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There are no known photographs of the first two years of the “American Passion Play.” This image, showing Roman soldiers mocking Christ, likely comes from the 1927, or fifth, season.

COURTESY THE MCLEAN COUNTY MUSEUM OF HISTORY

The “American Passion Play,” the annual spring spectacle staged in Bloomington, is currently in its 94th consecutive season. This is a remarkable run, especially when one considers the cast and crew are volunteers, and how difficult it is to maintain such a monumental undertaking over successive generations.

A staged, highly theatrical retelling of Christ’s ministry, crucifixion and resurrection, the local Passion Play also speaks to an earlier time in American society when membership in one or more freemasonry or fraternal societies was a welcomed social obligation for many men. These groups — from the Knights Templar to the Independent Order of Odd Fellows — boasted numbers in the millions, built grand lodge halls and temples, and staged elaborate and secretive rituals to welcome newcomers and test the character and allegiance of current members.

The Passion Play owes its origin and success to the Ancient and Accepted Scottish Rite of Freemasonry, one of several major Masonic orders (the Shrine or Shriners is another).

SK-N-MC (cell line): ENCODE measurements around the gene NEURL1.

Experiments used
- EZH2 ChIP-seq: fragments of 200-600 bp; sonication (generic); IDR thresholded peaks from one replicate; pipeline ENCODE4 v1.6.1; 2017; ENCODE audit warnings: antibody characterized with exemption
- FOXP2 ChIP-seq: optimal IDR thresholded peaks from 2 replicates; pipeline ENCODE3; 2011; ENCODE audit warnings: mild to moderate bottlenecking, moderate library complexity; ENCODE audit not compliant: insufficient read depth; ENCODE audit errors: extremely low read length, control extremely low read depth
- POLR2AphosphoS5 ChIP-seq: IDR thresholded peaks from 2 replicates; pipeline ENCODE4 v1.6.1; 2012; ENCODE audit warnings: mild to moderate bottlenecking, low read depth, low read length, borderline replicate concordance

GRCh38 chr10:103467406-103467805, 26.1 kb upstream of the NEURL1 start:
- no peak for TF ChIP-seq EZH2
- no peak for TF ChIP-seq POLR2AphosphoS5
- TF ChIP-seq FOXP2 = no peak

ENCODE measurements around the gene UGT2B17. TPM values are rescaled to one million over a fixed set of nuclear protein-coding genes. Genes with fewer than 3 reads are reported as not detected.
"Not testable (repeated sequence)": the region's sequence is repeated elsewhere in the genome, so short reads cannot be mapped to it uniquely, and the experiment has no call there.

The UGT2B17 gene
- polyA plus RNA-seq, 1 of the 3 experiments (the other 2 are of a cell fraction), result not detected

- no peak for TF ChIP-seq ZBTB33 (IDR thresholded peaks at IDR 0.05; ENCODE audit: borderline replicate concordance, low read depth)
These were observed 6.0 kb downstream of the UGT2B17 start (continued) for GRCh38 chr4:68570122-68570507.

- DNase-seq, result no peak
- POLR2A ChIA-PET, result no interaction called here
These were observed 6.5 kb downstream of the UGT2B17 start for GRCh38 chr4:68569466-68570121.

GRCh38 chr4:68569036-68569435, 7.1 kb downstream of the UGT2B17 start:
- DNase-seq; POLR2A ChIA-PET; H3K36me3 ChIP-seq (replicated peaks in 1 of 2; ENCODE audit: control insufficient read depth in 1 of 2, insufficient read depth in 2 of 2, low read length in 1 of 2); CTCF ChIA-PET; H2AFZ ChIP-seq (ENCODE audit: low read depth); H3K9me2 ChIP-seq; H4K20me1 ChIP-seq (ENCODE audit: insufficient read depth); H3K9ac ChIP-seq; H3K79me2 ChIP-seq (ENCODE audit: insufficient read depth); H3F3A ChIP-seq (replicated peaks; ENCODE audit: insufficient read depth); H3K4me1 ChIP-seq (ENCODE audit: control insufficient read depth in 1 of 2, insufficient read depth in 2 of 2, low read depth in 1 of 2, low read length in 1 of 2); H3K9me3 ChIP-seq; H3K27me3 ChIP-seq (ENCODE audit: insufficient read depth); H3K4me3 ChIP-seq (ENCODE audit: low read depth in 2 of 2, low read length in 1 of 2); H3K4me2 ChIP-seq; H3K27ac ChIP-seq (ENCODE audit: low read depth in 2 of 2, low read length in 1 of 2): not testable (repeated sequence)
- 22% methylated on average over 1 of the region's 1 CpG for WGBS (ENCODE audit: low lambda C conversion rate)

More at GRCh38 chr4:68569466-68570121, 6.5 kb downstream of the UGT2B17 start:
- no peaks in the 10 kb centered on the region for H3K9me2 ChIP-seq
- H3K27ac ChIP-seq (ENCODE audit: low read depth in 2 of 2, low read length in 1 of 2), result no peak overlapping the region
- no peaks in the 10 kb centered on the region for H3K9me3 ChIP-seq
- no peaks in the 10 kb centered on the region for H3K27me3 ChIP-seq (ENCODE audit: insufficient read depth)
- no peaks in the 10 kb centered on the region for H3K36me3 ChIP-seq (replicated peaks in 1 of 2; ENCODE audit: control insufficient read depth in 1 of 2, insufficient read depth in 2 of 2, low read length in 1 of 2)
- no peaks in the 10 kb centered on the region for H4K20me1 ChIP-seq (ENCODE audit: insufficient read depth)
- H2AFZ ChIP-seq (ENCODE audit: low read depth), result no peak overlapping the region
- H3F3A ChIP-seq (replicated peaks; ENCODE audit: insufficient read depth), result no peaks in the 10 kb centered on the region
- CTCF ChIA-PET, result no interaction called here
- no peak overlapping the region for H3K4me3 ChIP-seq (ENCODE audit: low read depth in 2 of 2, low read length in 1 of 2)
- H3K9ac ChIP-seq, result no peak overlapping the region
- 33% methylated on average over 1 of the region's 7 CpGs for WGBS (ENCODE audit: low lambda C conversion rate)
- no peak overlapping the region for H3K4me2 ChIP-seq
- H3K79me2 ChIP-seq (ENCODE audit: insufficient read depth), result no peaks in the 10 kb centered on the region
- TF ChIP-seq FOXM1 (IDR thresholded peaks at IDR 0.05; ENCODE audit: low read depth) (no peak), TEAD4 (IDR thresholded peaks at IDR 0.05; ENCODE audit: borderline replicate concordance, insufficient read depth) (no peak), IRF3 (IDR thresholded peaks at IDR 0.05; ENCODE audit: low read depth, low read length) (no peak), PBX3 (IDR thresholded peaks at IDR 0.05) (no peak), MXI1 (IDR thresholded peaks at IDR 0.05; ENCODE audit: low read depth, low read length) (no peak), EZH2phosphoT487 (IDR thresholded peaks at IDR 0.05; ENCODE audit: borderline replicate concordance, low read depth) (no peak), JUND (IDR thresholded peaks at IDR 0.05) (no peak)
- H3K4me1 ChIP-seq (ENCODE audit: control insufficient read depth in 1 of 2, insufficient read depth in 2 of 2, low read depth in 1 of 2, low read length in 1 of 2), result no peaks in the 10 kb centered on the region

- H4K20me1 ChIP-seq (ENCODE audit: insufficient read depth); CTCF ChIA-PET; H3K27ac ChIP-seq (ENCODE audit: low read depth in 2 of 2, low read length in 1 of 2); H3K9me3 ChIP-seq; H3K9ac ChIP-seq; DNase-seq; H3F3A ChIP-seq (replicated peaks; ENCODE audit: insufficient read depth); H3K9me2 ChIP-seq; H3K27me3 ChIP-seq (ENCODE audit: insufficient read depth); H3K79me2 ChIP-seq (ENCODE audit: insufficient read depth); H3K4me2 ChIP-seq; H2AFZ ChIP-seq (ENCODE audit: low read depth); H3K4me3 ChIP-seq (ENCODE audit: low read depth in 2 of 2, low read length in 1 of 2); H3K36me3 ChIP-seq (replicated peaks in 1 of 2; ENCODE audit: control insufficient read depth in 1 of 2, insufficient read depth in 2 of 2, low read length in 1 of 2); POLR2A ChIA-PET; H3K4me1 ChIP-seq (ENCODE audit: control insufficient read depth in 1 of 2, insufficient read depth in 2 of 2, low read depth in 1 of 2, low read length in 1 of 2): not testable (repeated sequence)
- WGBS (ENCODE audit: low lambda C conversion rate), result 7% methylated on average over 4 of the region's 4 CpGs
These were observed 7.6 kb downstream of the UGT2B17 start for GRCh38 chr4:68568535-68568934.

The play sprung from the fertile mind and restless ambition of Scottish Rite leader Delmar D. Darrah, a former instructor of elocution at Illinois Wesleyan University. Scottish Rite members pass through a series of advanced degrees that involve historical, moral and religious pageants or plays. As a member of the Scottish Rite ritual committee on the supreme council, Darrah put his considerable artistic talents to work directing and revising such degree work in Bloomington.

In fact, the 1922 Scottish Rite Temple, located on the north end of downtown Bloomington, was built for these spectacle-like degree presentations. And not surprisingly, this building has served as the home to the local Passion Play since its very beginnings.

The “American Passion Play” emerged from two interrelated Darrah projects. In the fall of 1923, during the Scottish Rite’s fall reunion at the Consistory (as the temple building was also known), Darrah staged the trial, crucifixion and resurrection of Christ as an epilogue to an 18th degree presentation, the Knight of the Rose Croix. This production is now considered the first of the play’s 94 seasons.